Ka-pow! How to maximize comics at auction
Condition is always a driving factor for determining high-value comics at auction, but there are many more considerations.
By James Myers, contributor
For those seeking advice about how to manage comic book auctions, it’s not a bad idea to take it from Rob Weiman, CAI, AARE, AMM, BAS, CES, GPPA, who famously undertook an auction of 3,000 comic books with his wife, Tina, that garnered 500-plus world records and all sold for a combined total of more than $1 million.
Auctioneer featured the huge sale was 2009, which, unbelievably, was the duo’s first comic book auction despite their having been in the auction business for eight years at that point. They’ve gained a fair amount of notoriety since then, and they’ve picked up a lot of knowledge about comic book auctions.
It’s not uncommon for Auctioneers who specialize in estate sales to run into large lots of comics, which can be a lot of work for little money. Because of this, Weiman now will run through a checklist to determine if he’ll take on the task. Among the questions he asks:
• Who is the owner?
• What are their expectations?
• What comics do they have?
• Why are they selling them?
• How old are the comics?
• What condition are they in?
Determining who the owner is can affect the worth. For instance, if it’s a well-known collector or somebody famous, they are worth more than if they come from an unknown seller. In some cases, unfortunately, some collectors have an emotional attachment to the comics, and they’ll have an inflated value assigned to the collection.
Knowing what their expectations are from the beginning can help determine whether or not this will be the right auction for you.
“You can get yourself into a heaping helping of hurting if you get in there and they have a pie in the sky expectation that they’ve got a million dollars worth of books,” Weiman said.
Weiman prefers to work with sellers who have books that are marked with an original cover price of 25 cents or less and have no bar codes, because these are the attributes of older, valuable comics that will pull in higher bids at auction.
“What’s printed on the cover?” Weiman warned questioningly. “Some of these stores will take the 10-cent comic and raise the price to 12 cents. They just ruined it because you can’t get that sticker off without ruining the paper.”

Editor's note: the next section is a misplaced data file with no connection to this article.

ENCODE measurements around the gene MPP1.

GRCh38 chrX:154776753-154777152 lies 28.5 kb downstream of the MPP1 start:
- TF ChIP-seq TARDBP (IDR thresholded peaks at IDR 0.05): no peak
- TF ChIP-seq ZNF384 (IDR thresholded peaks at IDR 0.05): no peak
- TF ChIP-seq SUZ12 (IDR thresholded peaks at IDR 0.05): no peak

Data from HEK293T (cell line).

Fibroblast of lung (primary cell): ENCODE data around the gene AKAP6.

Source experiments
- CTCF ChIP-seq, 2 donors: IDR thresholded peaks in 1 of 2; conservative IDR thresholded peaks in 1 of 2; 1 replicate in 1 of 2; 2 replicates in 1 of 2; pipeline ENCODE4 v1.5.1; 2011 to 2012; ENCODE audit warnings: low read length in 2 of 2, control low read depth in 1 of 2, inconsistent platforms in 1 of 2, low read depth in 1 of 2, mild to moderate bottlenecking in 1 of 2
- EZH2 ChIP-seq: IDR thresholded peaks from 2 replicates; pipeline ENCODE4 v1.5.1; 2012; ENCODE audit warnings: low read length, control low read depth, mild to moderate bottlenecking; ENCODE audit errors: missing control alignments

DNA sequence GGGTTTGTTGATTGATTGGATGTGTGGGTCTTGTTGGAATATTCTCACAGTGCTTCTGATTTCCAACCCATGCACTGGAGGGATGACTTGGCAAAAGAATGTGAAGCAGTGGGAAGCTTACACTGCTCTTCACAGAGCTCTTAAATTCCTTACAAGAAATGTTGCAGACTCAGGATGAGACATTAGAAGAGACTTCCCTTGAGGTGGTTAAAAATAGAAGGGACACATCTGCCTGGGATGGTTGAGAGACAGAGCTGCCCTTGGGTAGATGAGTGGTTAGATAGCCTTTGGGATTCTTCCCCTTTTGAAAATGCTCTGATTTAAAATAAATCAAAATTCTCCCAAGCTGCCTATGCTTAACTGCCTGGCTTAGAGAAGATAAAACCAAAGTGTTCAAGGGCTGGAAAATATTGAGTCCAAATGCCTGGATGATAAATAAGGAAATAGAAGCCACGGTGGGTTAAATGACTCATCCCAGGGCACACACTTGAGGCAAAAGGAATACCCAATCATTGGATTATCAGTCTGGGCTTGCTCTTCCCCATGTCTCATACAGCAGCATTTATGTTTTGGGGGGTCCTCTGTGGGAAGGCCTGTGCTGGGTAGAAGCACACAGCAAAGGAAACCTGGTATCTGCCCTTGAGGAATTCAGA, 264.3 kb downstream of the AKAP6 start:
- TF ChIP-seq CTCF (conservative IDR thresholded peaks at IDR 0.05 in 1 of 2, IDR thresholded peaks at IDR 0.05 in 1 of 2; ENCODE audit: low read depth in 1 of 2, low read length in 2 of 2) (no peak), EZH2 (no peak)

Large collections can also weigh a ton (or more), which means the Auctioneer has a much bigger task in front of them as they have to handle, sort and store them before auction. The cost of shipping them from point A to point B alone can eat into the profits, forcing the Auctioneer to take a pass. Weiman had to do so on one potential auction of 20,000 comics and 20,000 magazines because they were located six hours from his base in St. Louis, Missouri.
The condition of the comics must also be taken into consideration.
Weiman once sold a Spiderman #1 comic for $3,000 and another one for $300 due to the difference in the condition. Determining the condition and worth of a comic is also a topic that requires accurate decision-making.
Comics: What’s the grade?
For example, Auctioneers need to have comics “graded” by companies like CGC, which is an independent, impartial third party comic book grading service.
Unfortunately, there is currently a backlog in the grading process, which means unless the comic is “walked in” to CGC, it could take more than a month for the book to be analyzed. The value of the book often depends on the grade (from zero to 10) that CGC gives it.
Weiman spent $55,000 having approximately 1,400 of the 3,000 comics in his world record auction graded.
“We don’t send them off unless we think they’re worth $200,” Weiman said of the books he sends to CGC. “If the book underperforms, and you spent $19 to $35 getting it graded, you’re upside down with your seller. Even if you’re careful, it can happen.”
Shipping is also something that has to be planned out as the insurance on a single comic they once shipped cost $2,000. Instead, use Collectibles Insurance.
“If I had insurance from Collectibles Insurance,” Weiman said, “we wouldn’t have paid those exorbitant rates for shipping.”
This article was an excerpt from a presentation given at the 2017 NAA International Auctioneers Conference and Show. Want even more tips regarding this topic? NAA members can access the full audio of this presentation and many others in the NAA Knowledge Center.